Have you noticed that people seem to have put up their Christmas trees, house lights, and decorations a lot earlier than usual this year? A lot of us are feeling a deep need, I think, to do whatever we can to force some cheer into these final days of a desperately difficult year. Even when it comes to Advent practices, there is a strong temptation to focus on themes of hope alone—without taking time to feel into the sorrows and sufferings that make us yearn for the coming of Emmanuel.
I serve a network of grassroots leaders in vulnerable urban communities in Cascadia and beyond. As we near the end of this painful year that 2020 has been, we in the Street Psalms community are learning to see Advent as an invitation to learn to wait in difficult spaces. I’ve come to think of these four spaces in terms of:
Apocalypse, Wilderness, Low Ground, and Public Shame
In some ways these are themes that seem jarring when set against the normal celebratory mood of the season. Yet because they help us to engage truth, they might also help us to discover new understanding, new life, and healing if we are willing to engage them—and willing to stay present in the contemplative spaces that each theme represents.
As we think about them in the Street Psalms context, these four spaces reflect the myriad struggles faced all the time by those who live in vulnerable urban communities. Yet applied more broadly, they give all of ways to make sense of the challenges facing contemporary society as a whole. For many of us, this last year has seemed like an endless onslaught of 21st century plagues—including COVID 19 of course, but also the exposure of racial injustices, expanding social and economic inequities, increasing impacts of climate change, growing spiritual anemia, and rampant fear of the Other at all levels of society. Our world seems fraught with troubles, and increasingly volatile. Even our relatively bucolic corner of the world here in Cascadia has been wracked with anxiety and grief.
And so we enter these spaces to consider: Apocalypse, Wilderness, Low Ground, and Public Shame—and to await the hope of Christmas. Yet let’s be clear: these are not spaces to be merely endured and passed through, nor can the truths they represent be studied from a safe, academic distance. To yield their gifts, each space must be occupied, engaged, experienced. As Pope Francis puts it, the only way to come out of the current mess better than when we went in is to let ourselves be “touched by others’ pain.” That’s exactly what we encounter in these spaces of waiting—our pain and the pain of others. By staying fully present to the waiting, we might just become poets and prophets of a different way—a way that makes us all more fully human. Ultimately in these spaces, we seek to encounter the One for whom we so desperately hope:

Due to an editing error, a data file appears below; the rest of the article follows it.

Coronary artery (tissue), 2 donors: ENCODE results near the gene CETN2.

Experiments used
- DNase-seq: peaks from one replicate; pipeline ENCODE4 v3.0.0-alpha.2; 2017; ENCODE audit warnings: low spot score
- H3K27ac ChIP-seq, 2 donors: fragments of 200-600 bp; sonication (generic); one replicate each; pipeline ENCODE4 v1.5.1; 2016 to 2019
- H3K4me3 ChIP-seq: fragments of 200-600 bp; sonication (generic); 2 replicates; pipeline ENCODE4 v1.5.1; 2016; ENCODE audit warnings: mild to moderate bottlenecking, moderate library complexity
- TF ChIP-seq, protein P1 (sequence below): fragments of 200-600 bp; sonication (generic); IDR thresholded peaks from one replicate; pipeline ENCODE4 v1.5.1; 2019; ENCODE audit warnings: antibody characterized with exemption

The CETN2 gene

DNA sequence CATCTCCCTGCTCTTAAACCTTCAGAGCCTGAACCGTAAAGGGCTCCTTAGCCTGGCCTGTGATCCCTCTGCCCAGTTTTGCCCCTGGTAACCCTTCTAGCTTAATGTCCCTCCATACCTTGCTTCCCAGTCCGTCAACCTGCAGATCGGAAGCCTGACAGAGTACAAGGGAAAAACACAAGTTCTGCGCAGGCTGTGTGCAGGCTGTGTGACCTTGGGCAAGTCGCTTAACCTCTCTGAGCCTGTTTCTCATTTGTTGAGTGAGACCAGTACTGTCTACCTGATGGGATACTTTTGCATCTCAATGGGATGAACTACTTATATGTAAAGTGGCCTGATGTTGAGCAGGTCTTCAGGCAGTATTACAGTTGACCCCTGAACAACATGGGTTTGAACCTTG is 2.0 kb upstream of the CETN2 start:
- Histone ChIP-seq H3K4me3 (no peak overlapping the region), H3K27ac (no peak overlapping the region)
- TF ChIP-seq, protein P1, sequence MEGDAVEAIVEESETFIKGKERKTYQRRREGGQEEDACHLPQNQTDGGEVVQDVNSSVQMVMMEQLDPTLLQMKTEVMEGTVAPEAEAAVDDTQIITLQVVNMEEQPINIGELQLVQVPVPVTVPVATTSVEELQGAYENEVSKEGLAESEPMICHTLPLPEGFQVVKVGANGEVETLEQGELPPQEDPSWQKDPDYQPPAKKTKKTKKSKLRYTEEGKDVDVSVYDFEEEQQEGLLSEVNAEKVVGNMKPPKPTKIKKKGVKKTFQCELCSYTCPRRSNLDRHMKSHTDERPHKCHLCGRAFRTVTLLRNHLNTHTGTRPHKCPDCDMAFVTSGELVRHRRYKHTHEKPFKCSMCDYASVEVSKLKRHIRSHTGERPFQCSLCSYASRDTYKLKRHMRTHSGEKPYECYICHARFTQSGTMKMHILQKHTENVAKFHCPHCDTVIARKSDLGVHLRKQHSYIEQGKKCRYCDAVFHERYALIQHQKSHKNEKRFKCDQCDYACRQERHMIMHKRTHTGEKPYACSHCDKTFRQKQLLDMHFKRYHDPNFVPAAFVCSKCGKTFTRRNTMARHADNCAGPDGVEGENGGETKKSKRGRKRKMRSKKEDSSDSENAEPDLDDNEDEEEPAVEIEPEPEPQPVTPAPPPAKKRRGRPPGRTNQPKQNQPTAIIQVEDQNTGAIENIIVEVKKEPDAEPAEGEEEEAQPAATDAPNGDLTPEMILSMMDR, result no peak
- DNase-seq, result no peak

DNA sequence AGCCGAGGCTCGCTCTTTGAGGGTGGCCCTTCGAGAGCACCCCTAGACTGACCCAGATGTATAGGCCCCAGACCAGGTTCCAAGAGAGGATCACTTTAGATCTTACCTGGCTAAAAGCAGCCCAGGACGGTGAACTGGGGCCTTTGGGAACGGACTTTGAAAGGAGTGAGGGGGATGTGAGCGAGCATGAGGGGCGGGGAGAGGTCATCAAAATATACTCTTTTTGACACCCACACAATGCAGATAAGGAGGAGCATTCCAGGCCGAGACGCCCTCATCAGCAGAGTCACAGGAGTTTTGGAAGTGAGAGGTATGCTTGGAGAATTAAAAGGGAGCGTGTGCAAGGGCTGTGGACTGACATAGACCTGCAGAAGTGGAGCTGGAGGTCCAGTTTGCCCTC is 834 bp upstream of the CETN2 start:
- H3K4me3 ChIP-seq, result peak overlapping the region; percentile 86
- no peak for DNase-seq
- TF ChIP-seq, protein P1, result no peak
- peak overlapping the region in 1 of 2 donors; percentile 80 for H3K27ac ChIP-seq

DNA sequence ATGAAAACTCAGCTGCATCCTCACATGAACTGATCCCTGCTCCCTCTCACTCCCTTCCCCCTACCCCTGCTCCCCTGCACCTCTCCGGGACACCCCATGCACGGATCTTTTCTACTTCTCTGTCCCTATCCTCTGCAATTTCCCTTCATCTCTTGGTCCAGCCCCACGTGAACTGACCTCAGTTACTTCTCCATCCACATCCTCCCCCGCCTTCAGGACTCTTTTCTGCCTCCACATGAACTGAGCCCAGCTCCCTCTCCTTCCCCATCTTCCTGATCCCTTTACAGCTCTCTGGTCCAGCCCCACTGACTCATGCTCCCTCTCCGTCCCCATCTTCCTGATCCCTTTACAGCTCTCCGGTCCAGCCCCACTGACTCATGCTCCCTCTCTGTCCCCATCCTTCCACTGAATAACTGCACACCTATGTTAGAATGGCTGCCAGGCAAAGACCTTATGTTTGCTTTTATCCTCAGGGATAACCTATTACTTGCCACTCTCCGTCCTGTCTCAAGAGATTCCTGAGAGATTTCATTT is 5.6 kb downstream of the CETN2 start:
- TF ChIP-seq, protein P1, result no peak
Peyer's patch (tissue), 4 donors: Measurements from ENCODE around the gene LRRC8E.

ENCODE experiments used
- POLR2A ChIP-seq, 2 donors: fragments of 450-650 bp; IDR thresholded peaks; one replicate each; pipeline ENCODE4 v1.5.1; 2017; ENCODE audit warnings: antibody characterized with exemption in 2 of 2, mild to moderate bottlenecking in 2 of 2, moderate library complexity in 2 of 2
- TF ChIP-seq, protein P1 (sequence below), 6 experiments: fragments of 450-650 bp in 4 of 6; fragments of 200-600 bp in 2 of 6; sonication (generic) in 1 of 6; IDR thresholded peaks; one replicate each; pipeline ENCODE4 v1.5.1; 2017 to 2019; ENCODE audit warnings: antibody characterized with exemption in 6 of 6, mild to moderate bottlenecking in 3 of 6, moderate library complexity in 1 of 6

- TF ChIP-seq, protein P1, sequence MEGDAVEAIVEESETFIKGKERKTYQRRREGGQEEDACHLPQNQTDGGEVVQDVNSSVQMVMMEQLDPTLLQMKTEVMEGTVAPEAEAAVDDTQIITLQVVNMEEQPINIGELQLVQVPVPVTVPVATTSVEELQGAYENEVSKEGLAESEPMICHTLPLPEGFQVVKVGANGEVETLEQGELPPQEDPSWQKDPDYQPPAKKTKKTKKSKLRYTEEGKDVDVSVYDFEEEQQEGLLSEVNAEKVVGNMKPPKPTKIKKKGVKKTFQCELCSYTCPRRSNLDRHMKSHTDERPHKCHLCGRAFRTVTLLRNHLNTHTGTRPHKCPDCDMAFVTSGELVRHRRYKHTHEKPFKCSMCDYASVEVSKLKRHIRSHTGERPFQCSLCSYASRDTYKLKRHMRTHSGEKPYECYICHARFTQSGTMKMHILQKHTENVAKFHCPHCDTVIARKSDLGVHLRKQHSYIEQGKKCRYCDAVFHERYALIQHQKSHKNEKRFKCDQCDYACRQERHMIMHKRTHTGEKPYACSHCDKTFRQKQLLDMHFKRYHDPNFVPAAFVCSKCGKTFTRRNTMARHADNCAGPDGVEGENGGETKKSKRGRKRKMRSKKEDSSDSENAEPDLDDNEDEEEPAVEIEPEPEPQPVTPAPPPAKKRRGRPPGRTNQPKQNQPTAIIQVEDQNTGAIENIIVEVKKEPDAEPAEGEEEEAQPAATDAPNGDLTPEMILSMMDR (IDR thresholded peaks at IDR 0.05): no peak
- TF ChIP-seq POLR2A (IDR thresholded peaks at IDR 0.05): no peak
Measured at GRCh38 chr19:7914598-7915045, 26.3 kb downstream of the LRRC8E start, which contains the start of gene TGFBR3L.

Emmanuel. God with us.
First week of Advent: Apocalypse
Mark 13: 24-37
In the space of Apocalypse, we wait with Mark:
“In those days, after that suffering, the sun will be darkened, and the moon will not give its light, and the stars will be falling from heaven, and the powers in the heavens will be shaken.” (Mark 13:24-25)
It used to seem odd to me that this gloomy prophecy is one of the traditional passages that initiates the Advent season. It’s taken me awhile to see the wisdom of this, but in 2020 I have come to see that it mirrors the Gospel’s relentless commitment to name reality and to stay present in it. I confess that I sometimes have a tenuous relationship with reality. I spend a lot of my time and energy trying to avoid it, deny it, reject it, or suppress it. Yet avoidance and denial, with illusion, is a recipe for disaster—and that is perhaps what Mark is trying to tell us. The theme of Apocalypse provides us an opportunity to change our relationship to reality. It’s an invitation to turn and face it, and let it give its gift.
Given the terrifying images associated with apocalypse, it might help to know that the word “apocalypse” simply means “unveiling.” Apocalypse is about seeing things as they are and waking up to truth. In that sense, 2020 has certainly been an apocalyptic year. Among the hard realities we’ve been awakened to is the deep cultural disunity that now marks American society; the myth of a truly United States has been called into question. Yet because that is the truth, we have no way through except to live into the sorrow of disillusionment. Only then can there be the possibility of a different future.